Salinisation has major long-term effects. The ecosystem changes, drinking water becomes scarce, and agriculture is no longer possible. More and more businesses and people leave the area. With our knowledge of the water and subsurface system, we can predict these effects and help to prevent them.
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Encroaching seawater due to sea level rise, flooding or saline seepage can make the important stocks of fresh groundwater increasingly brackish. And where land has been reclaimed, much of the soil and groundwater can also be saline. Freshwater stocks will be depleted faster here. Particularly in areas where there are no other sources of fresh surface water, this can lead, for example, to agriculture being impossible in the long term. Where there are rivers in an area, then freshwater discharge is likely to decrease in the future. In both cases, the sustainable use of fresh groundwater is becoming increasingly important. It does help to use fresh groundwater sparingly and only when high-quality water is needed. Other functions may be able to use brackish water (in some cases after desalinisation). Infiltrating clean rainwater is another solution, particularly if there are periods with enough precipitation. Changes in land use can also allow rainwater to sink into the ground. We are studying these solutions at home and abroad, and providing the information needed to enable these transitions.
Fresh and salt water meet in estuaries: the ecology and spatial planning adapted accordingly. But sea-level rise, storm surges, water shortages and falling river discharges allow the salt water to penetrate further and further inland. That has an adverse effect on drinking water supplies, agriculture and nature. Salinisation can be prevented with a combination of water management and engineering structures such as dams and locks. That infrastructure has direct economic consequences such as longer waiting times at locks, and also long-term consequences for the ecology. Tackling salinisation with water management costs fresh water. If dry periods get longer, users will have to adapt to match their water demand to supplies.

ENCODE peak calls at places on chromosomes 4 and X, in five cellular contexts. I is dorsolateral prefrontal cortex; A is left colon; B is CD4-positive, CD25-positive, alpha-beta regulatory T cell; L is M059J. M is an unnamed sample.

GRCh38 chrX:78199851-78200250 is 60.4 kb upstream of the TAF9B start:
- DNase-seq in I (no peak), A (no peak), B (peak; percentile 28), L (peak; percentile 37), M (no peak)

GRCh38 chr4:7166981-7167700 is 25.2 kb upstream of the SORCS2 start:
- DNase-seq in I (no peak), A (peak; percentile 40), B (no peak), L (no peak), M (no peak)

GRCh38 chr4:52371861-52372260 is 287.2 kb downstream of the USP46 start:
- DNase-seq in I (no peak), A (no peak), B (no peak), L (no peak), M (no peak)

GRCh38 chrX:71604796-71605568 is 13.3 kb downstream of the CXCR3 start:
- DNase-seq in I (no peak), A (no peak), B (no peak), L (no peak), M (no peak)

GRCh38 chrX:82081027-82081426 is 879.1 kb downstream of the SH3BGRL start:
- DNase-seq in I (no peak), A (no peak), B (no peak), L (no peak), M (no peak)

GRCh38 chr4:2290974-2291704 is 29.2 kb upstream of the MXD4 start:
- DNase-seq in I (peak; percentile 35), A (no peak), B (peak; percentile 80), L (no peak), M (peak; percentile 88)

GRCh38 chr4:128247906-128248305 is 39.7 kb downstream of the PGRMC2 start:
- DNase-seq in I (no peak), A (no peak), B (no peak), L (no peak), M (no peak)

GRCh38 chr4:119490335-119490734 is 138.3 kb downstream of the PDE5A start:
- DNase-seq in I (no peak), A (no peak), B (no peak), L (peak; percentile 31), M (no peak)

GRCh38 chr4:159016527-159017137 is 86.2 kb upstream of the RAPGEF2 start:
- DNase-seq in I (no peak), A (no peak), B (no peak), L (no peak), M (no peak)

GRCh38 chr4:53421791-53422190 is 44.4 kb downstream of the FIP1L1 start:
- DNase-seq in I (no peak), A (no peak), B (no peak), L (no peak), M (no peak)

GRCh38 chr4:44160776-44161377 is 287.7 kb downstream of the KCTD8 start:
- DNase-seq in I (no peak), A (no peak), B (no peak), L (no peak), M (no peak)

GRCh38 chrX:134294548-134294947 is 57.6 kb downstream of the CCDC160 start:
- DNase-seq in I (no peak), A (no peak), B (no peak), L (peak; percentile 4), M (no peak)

With our knowledge of the water and soil system, Deltares can answer questions from water managers about how to tackle the salinisation of surface water. For example, in the case of flushing with fresh water, how much flushing is needed, and how should the water be brought in to meet the demand for water? What impact will diverting that water have on other water users and the ecosystem? These are short- and long-term questions. Because we have a range of experts in our organisation, we can provide integrated answers with the broad scope required. We think sustainable solutions are important, as in the case of wetland restoration to reduce salt levels.
Hydraulic structures such as dams, locks and weirs play an important role in water management. Engineering structures can allow salt into the system. For example, sea locks allow large amounts of salt water to enter a canal along with a ship. Innovations to prevent this can be tested in our lock facility. The systems for the sea locks in IJmuiden and Terneuzen were tested here.
But weirs, sills and dams can also be used to keep out salt water. Our computer models help to forecast the effects of these measures.